It is useful for environmental economists to keep up to date with the latest scientific research in the area.
Of particular interest is the existence of a so-called "tipping point".
A tipping point occurs when climate change reaches a point such that, because of warming already 'in the pipeline' and positive climate feedbacks, very little if any additional climate forcing is needed to cause rather rapid, large climate impacts.
Are we there yet?
It is interesting that the two suggestions from preventing a climate induced catastrophe are to stop the implementation of any more coal fired power stations and to gradually increase the price of carbon emissions.
I assume he is aware of the Chinese and American plans to build a shed load of coal fired power stations. Looks like we are doomed after all.
Climate: "Positive Feedbacks Are Already Operating" [Scitizen]
Scitizen interviews Dr. James Hansen, who heads the NASA Goddard Institute for Space Studies, for a look back at the events of 2007.
Scitizen: 2007 was a year full of events for climate experts, science journalists, and policymakers. Do you think that the public is now well-informed?
Dr Jim Hansen: No. They have only learned that there is an important issue, and that
humans are responsible for the situation, but the cacophony has not informed them well about what needs to be done.
S: What is your opinion with the conclusions and forecast of the IPCC group I report released earlier this year?
JH: The IPCC report is very useful, because it shows that even with the constraints that it operates under, the evidence that humans are responsible for global warming is so strong that it cannot be denied. That report requires sign-off by all countries including, for example, Saudi Arabia, so it is very cautious and conservative. This helps, in a way, because it creates an aura of being 'authoritative'.
S: The speed of the Arctic ice retreat shown by satellites has astonished scientists; as well, the year 2007 saw the melting record in Greenland for areas above 2000 meters. What should we learn from these situations?
JH: These are illustrations of physical mechanisms that contribute to climate tipping points, A tipping point occurs when climate change reaches a point such that, because of warming already 'in the pipeline' and positive climate feedbacks, very little if any additional climate forcing is needed to cause rather rapid, large climate impacts. One reason that these changes in the Arctic are beginning to accelerate is that the melting of sea ice exposes dark ocean water, and meltwater on the surface of Greenland makes the snow surface darker. These changes cause the ocean and ice sheet to absorb more sunlight and accelerate melting.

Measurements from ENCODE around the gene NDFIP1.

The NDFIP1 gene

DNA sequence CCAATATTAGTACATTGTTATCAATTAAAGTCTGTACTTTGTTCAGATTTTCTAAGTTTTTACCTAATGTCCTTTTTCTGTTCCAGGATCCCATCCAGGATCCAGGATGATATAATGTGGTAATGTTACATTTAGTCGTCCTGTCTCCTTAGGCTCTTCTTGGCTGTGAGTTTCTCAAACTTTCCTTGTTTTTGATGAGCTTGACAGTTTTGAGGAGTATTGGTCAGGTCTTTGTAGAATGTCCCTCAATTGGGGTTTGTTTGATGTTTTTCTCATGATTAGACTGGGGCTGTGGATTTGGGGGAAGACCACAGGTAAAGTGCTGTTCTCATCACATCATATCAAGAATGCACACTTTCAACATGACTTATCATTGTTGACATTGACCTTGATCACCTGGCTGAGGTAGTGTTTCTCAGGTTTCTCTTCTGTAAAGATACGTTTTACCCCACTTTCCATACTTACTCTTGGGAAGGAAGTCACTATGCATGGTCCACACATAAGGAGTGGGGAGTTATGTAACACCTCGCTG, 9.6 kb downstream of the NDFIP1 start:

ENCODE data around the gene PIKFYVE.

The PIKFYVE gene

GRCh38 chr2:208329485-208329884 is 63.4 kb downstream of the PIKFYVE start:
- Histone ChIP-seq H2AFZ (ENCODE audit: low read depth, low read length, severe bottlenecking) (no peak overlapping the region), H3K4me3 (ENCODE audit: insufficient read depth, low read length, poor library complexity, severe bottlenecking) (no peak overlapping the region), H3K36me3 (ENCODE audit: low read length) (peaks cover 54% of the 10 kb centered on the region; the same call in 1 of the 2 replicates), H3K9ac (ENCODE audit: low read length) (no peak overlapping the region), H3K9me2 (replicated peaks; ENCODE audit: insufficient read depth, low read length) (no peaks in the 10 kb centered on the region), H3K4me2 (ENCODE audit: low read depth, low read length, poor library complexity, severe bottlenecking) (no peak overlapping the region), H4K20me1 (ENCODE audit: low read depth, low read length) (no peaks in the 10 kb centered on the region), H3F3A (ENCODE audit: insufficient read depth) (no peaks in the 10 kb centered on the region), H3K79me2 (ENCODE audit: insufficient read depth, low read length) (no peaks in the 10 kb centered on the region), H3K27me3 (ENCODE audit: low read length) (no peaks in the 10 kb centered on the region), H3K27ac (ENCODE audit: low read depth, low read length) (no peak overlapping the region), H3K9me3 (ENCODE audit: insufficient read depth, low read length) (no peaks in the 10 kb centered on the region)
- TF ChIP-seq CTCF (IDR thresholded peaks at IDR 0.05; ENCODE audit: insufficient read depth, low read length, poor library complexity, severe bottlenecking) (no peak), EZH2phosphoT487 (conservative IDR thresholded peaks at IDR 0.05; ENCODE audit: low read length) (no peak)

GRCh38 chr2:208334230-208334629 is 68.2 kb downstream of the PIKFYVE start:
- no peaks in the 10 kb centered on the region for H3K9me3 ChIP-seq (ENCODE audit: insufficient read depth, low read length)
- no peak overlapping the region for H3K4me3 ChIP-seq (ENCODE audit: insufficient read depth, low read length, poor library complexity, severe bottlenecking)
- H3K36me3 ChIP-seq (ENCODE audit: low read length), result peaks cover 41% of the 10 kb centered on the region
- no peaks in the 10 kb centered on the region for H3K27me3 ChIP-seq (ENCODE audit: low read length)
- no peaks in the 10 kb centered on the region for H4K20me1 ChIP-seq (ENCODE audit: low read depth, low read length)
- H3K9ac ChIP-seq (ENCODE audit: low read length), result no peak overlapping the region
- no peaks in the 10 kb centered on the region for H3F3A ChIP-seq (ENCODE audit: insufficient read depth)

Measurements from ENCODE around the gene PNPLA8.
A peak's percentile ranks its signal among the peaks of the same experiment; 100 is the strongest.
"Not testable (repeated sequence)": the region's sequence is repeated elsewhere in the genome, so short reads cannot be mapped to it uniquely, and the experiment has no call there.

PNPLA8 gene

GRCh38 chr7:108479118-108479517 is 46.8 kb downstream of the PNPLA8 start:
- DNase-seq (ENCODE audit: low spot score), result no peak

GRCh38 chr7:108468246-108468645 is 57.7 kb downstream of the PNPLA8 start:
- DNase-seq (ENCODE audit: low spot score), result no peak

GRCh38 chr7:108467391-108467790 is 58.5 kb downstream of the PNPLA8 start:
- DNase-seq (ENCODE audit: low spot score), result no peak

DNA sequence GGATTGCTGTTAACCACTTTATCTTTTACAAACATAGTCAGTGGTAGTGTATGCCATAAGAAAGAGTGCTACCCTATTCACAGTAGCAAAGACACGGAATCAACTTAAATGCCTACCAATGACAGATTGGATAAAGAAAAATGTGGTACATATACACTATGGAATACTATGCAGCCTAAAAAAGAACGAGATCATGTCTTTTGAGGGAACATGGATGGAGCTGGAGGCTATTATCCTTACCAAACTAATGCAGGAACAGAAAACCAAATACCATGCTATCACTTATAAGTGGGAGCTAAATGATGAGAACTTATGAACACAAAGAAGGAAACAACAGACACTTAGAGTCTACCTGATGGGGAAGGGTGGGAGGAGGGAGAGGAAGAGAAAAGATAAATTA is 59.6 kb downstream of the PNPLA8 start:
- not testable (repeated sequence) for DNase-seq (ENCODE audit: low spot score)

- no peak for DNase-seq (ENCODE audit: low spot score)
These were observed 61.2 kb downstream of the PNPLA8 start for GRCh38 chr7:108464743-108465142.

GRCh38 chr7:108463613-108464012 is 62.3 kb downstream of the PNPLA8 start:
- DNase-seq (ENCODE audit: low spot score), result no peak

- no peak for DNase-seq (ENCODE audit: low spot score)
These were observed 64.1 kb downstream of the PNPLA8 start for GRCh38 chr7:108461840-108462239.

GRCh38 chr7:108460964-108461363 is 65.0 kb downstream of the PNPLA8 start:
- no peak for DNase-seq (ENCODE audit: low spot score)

S: Do you agree with the concept of "tipping point", the point at which a positive feedback loop beings? Are we about to reach such a point?
JH: We have already reached a point at which these positive feedbacks are operating. They are not run-away feedbacks, however, i.e., feedbacks that can by themselves now proceed to cause very large planetary changes. They still require human-made forcings. If we reduce these forcings we can still stop the climate change. The forcings include, in addition to carbon dioxide, methane, low-level ozone, and black soot. A program focused on all of these could stop the climate change, even though some further increase of carbon dioxide is inevitable given the infrastructure that is in place.
S: A recent study published in the PNAS suggests that Earth's atmosphere is accumulating carbon dioxide faster than current predictions. What is your opion on current public policiees, such as the Kyoto Protocol, which proposes to set a limit on CO2 emissions?
JH: That study was misleading. The usual definition of the 'airborne fraction' of carbon dioxide is the ratio of the observed increase in atmospheric CO2 divided by the emissions of CO2 into the air from fossil fuel burning. That is the best definition, because those are the two numbers that we know accurately. With that definition we see that the airborne fraction of CO2 is about 57% of the emissions. That percentage fluctuates from year to year, but it has not been increasing. The atmosphere has not been accumulating CO2 faster than expected, rather it is just as fast as expected, but the world is still (foolishly) increasing the rate of CO2 emissions. The PNAS story confused the public by using a definition of airborne fraction that included such terms as CO2 released from cutting down trees, growing trees, bad soil practices, good soil practices, etc., but we just do not know those terms accurately, so they can report any answer-- it is useful research to try to estimate those terms, but they manage to confuse the public.
S: Also, the "after-Kyoto" is now being discussed. What measures do you think should be taken?
JH: The climate problem is solvable via actions that make sense for other reasons and which will have many ancillary benefits, including cleaner air and water, improved public health, increased agricultural productivty, and preservation of the environment and species.
The two primary actions required are a moratorium on new coal-fired power plants (until technology for carbon capture is ready) and a gradually increasing price on carbon emissions. The latter can be done in a way such that the small user, by making choices to save more emissions than the average, can actually gain financially. Government leadership is needed to make these two actions work, e.g., rules for utilities must be changed such that they make more profit when they help improve energy efficiency -- now they make more money if they sell us more energy.
In addition to these two primary actions, we need some focused programs to reduce the non-CO2 climate forcings, especially methane emissions and black soot.